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Scientists unveil cancer spike among firefighters

by John Bach

After hours of battling a three-alarm blaze, an engine full of soot-covered firefighters heads back to the station. Upon arrival, the men and women shed their gear and fall into their bunks to catch some sleep -- thankful everyone escaped harm.

Or did they?

Environmental health researchers at the University of Cincinnati have shown that the hot zone for firefighters may well extend far beyond the flames. In fact, their research indicates that the place where most firefighters feel the safest -- the firehouse -- may actually pose a serious long-term health risk for certain types of cancer.

University of Cincinnati environmental health researchers Grace LeMasters and James Lockey, working in conjunction with Ash Genaidy, a researcher from the UC College of Engineering, looked at studies covering 110,000 firefighters and several decades. They found that rates for testicular cancer in firefighters are 100 percent higher than the general population. Their work also reveals that those in uniform are 50 percent more likely to fall ill with non-Hodgkin's lymphoma and multiple myeloma. The risk to firemen for prostate cancer increases by 28 percent.

LeMasters says firefighters are trained to wear the appropriate gear to protect from being burned or inhaling dangerous smoke while inside a burning building. But they are still susceptible to a dangerous "soup of exposures" even after the emergency is over -- while standing outside a fire and inhaling smoke or even while inside the station if diesel fumes aren't properly ventilated.

Of particular concern is the soot that firefighters carry back with them on their faces, hands and under their gear. LeMasters says soot is a group-one carcinogen, a top cancer-causing agent, that gets sucked into the body through the skin, particularly when firefighters sweat and their pores open.

"We are concerned that though firefighters may have respiratory protection, they really aren't getting adequate protection from absorption of these compounds through their skin," says LeMasters. "A lot of firefighters have told me that they come back from fires covered in soot. Often times they are too tired to shower. They will just fall into their beds and go to sleep."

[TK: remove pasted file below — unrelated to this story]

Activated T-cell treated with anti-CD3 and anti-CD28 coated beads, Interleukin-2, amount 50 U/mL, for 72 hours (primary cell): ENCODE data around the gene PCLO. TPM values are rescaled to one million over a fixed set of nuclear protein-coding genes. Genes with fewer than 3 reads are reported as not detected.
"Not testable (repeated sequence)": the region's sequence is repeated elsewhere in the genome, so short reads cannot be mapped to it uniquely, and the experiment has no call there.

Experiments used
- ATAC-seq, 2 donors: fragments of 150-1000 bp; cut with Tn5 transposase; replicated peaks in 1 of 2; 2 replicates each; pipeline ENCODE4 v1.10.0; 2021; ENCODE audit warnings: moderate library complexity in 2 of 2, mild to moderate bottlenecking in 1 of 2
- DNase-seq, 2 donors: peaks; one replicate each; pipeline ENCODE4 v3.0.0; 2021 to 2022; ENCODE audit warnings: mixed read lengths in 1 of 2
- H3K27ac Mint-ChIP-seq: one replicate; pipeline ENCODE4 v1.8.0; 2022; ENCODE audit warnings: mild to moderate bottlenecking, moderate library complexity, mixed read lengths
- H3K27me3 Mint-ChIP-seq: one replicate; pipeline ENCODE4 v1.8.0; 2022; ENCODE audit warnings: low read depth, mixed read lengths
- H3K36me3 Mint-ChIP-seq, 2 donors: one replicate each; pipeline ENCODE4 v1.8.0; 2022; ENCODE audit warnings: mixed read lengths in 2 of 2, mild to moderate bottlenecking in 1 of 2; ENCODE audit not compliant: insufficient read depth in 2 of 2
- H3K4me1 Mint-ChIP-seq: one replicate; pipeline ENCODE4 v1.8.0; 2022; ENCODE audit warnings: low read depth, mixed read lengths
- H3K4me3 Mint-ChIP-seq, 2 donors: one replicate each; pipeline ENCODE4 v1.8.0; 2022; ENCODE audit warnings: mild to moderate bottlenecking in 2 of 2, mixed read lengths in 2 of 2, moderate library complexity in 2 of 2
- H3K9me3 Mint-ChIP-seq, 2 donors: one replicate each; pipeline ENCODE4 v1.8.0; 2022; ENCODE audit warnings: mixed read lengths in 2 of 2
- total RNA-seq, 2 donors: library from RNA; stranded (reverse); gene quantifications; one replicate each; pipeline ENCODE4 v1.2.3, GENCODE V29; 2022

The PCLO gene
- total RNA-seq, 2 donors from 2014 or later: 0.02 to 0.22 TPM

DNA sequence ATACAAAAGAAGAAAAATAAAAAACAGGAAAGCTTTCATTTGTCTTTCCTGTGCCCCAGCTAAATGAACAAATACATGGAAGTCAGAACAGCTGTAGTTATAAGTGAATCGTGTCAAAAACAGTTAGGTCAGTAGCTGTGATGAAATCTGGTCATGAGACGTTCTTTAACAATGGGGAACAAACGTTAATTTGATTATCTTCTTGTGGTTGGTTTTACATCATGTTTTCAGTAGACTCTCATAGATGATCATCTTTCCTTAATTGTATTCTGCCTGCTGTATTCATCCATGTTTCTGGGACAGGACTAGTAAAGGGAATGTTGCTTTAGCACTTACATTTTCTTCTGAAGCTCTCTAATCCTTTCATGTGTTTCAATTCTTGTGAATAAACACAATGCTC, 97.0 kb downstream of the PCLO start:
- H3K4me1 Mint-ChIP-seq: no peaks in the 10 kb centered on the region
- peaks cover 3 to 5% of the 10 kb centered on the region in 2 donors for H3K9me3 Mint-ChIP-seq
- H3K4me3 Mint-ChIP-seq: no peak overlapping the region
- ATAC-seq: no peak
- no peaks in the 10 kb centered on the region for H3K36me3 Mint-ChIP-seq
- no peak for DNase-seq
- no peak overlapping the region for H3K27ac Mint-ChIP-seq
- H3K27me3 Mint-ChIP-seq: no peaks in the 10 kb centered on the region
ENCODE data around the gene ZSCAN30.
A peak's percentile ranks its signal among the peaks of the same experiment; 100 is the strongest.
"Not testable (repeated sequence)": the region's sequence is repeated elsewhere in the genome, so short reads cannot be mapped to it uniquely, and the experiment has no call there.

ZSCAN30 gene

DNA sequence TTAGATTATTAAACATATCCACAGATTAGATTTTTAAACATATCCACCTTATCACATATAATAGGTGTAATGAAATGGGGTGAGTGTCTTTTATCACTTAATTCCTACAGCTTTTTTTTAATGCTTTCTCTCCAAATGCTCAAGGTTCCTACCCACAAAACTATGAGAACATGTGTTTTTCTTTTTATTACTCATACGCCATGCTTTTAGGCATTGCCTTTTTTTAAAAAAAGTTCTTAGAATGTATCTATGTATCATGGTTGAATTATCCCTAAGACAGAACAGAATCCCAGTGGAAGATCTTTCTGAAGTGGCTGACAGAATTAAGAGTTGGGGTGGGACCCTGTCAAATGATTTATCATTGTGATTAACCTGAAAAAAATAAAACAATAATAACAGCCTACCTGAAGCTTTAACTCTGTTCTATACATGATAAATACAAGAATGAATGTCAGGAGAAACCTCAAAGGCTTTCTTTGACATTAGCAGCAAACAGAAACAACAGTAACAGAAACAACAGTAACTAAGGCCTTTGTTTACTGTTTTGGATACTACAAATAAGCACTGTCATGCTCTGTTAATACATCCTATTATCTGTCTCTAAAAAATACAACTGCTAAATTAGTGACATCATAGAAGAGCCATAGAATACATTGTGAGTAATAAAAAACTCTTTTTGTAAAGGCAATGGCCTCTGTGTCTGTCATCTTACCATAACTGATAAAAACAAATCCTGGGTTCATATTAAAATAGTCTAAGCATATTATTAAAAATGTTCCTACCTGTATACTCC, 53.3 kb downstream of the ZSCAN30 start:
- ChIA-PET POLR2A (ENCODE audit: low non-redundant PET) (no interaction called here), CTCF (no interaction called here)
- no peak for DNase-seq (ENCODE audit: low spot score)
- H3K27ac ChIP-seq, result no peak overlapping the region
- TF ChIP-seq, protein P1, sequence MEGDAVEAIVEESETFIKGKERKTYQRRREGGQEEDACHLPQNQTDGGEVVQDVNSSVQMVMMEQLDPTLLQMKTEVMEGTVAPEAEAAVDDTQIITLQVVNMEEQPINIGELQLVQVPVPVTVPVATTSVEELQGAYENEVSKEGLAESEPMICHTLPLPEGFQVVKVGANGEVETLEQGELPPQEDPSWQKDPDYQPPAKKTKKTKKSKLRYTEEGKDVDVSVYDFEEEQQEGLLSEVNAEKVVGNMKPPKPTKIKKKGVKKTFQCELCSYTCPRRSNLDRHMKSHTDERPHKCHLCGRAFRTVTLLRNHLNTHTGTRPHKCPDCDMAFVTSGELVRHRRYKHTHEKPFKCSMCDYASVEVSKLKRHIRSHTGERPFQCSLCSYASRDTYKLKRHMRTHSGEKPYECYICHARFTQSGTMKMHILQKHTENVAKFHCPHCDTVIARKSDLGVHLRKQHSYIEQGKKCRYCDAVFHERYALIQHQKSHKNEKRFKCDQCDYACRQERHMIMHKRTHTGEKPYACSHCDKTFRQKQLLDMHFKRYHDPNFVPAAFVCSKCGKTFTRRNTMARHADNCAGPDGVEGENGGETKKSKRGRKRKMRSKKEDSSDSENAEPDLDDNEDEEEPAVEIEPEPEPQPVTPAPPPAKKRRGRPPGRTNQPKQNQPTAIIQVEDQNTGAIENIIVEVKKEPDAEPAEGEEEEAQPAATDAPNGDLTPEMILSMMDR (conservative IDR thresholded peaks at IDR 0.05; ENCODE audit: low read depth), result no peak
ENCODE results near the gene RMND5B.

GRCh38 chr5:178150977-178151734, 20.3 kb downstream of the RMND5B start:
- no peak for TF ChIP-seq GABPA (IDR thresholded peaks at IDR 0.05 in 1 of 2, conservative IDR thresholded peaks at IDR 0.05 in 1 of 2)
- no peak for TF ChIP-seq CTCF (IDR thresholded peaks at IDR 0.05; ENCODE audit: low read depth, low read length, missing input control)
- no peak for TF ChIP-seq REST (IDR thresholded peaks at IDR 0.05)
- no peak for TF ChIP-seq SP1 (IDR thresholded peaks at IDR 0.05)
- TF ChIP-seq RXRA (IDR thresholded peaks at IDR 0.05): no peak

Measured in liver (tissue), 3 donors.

She says many firefighters have only one set of gear. And when they respond to a second alarm before their protective clothing is washed, they are slipping back into contaminated clothes.

"We have to make sure that firefighters remove all the soot from their body as soon as possible," LeMasters says. "And we can afford to buy firefighters two sets of turn-out gear to go out and fight these fires. All firehouses have to make the investment in the health of their firefighters by making some relatively simple changes."

The UC study received considerable attention from the national media. The findings are also responsible for helping to trigger the International Agency for Research on Cancer to review the risk of firefighting and classify the profession as an occupation with "potential cancer risk." Perhaps most important, UC's researchers have gotten traction with their warnings to those who most need to hear it.

"We never thought a little soot on our face or hands was a problem," says Billy Goldfeder, a deputy chief with the Loveland-Symmes Fire Department near Cincinnati. He hosts a popular broadcast called "Through the Smoke" on Firehouse.com. He interviewed LeMasters and Lockey in a two-part series for his show.

"I know so many firefighters who have either died or are suffering from cancer," says Goldfeder. "What a wakeup call. Little did we know that we couldn't try harder to introduce some cancer causing agents to our bodies."

LeMasters and Lockey are passionate about spreading the word about the elevated cancer risk to firefighters. Lockey even attended the International Association of Firefighters meeting last fall to share their findings.

"Firefighters do a tremendous service for us by putting their lives on the line as part of their daily job," LeMasters says. "We shouldn't ask them to put themselves at risk for cancer, too."


News release about the research

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